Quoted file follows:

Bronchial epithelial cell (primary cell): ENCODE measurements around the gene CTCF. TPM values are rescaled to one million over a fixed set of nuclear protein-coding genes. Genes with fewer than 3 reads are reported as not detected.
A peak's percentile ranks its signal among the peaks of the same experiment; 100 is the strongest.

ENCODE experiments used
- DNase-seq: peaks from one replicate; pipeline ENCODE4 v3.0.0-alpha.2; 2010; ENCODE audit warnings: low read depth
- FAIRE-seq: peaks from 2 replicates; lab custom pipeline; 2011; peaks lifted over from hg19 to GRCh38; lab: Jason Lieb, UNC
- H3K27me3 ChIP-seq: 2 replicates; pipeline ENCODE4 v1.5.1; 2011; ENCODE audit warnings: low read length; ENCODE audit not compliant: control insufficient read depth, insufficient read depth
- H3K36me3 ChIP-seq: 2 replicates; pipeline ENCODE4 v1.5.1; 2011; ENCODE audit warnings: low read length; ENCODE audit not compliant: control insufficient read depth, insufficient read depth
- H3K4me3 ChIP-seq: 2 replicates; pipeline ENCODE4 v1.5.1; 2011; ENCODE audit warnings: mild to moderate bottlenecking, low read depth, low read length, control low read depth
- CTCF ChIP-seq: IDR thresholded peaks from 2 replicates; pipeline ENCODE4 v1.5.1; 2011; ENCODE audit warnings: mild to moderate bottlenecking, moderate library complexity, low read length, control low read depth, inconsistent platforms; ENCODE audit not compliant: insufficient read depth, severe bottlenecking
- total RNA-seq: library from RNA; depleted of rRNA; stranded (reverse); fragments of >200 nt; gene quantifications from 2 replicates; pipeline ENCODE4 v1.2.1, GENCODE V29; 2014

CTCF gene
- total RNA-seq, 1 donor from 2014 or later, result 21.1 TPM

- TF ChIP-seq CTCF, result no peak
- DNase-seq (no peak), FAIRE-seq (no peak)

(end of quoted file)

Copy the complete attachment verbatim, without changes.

Bronchial epithelial cell (primary cell): ENCODE measurements around the gene CTCF. TPM values are rescaled to one million over a fixed set of nuclear protein-coding genes. Genes with fewer than 3 reads are reported as not detected.
A peak's percentile ranks its signal among the peaks of the same experiment; 100 is the strongest.

ENCODE experiments used
- DNase-seq: peaks from one replicate; pipeline ENCODE4 v3.0.0-alpha.2; 2010; ENCODE audit warnings: low read depth
- FAIRE-seq: peaks from 2 replicates; lab custom pipeline; 2011; peaks lifted over from hg19 to GRCh38; lab: Jason Lieb, UNC
- H3K27me3 ChIP-seq: 2 replicates; pipeline ENCODE4 v1.5.1; 2011; ENCODE audit warnings: low read length; ENCODE audit not compliant: control insufficient read depth, insufficient read depth
- H3K36me3 ChIP-seq: 2 replicates; pipeline ENCODE4 v1.5.1; 2011; ENCODE audit warnings: low read length; ENCODE audit not compliant: control insufficient read depth, insufficient read depth
- H3K4me3 ChIP-seq: 2 replicates; pipeline ENCODE4 v1.5.1; 2011; ENCODE audit warnings: mild to moderate bottlenecking, low read depth, low read length, control low read depth
- CTCF ChIP-seq: IDR thresholded peaks from 2 replicates; pipeline ENCODE4 v1.5.1; 2011; ENCODE audit warnings: mild to moderate bottlenecking, moderate library complexity, low read length, control low read depth, inconsistent platforms; ENCODE audit not compliant: insufficient read depth, severe bottlenecking
- total RNA-seq: library from RNA; depleted of rRNA; stranded (reverse); fragments of >200 nt; gene quantifications from 2 replicates; pipeline ENCODE4 v1.2.1, GENCODE V29; 2014

CTCF gene
- total RNA-seq, 1 donor from 2014 or later, result 21.1 TPM

- TF ChIP-seq CTCF, result no peak
- DNase-seq (no peak), FAIRE-seq (no peak)